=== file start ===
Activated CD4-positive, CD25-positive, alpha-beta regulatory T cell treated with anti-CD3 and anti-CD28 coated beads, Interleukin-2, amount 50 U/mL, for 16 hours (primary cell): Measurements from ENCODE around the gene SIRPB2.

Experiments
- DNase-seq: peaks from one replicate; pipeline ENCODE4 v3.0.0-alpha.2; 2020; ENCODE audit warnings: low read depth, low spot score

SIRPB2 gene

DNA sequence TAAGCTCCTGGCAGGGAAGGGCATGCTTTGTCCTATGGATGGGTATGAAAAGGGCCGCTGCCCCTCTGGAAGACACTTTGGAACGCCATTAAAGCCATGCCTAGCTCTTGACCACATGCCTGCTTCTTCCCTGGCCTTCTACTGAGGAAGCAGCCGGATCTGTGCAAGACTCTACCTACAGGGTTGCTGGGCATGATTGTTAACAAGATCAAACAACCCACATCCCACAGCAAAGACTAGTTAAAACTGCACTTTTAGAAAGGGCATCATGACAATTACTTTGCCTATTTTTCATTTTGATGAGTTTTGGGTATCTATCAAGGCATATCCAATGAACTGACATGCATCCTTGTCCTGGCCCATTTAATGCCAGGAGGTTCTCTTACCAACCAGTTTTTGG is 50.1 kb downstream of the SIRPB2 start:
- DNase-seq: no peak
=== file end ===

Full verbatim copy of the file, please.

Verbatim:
Activated CD4-positive, CD25-positive, alpha-beta regulatory T cell treated with anti-CD3 and anti-CD28 coated beads, Interleukin-2, amount 50 U/mL, for 16 hours (primary cell): Measurements from ENCODE around the gene SIRPB2.

Experiments
- DNase-seq: peaks from one replicate; pipeline ENCODE4 v3.0.0-alpha.2; 2020; ENCODE audit warnings: low read depth, low spot score

SIRPB2 gene

DNA sequence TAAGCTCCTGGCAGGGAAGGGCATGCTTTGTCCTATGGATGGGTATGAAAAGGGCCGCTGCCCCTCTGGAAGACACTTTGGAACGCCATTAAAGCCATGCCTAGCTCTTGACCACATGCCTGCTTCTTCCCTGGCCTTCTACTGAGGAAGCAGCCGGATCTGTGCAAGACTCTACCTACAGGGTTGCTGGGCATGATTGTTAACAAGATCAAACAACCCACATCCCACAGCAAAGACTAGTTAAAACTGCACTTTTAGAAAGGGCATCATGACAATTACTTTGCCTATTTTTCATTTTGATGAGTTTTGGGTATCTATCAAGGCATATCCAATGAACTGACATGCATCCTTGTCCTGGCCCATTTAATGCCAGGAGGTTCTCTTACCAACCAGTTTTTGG is 50.1 kb downstream of the SIRPB2 start:
- DNase-seq: no peak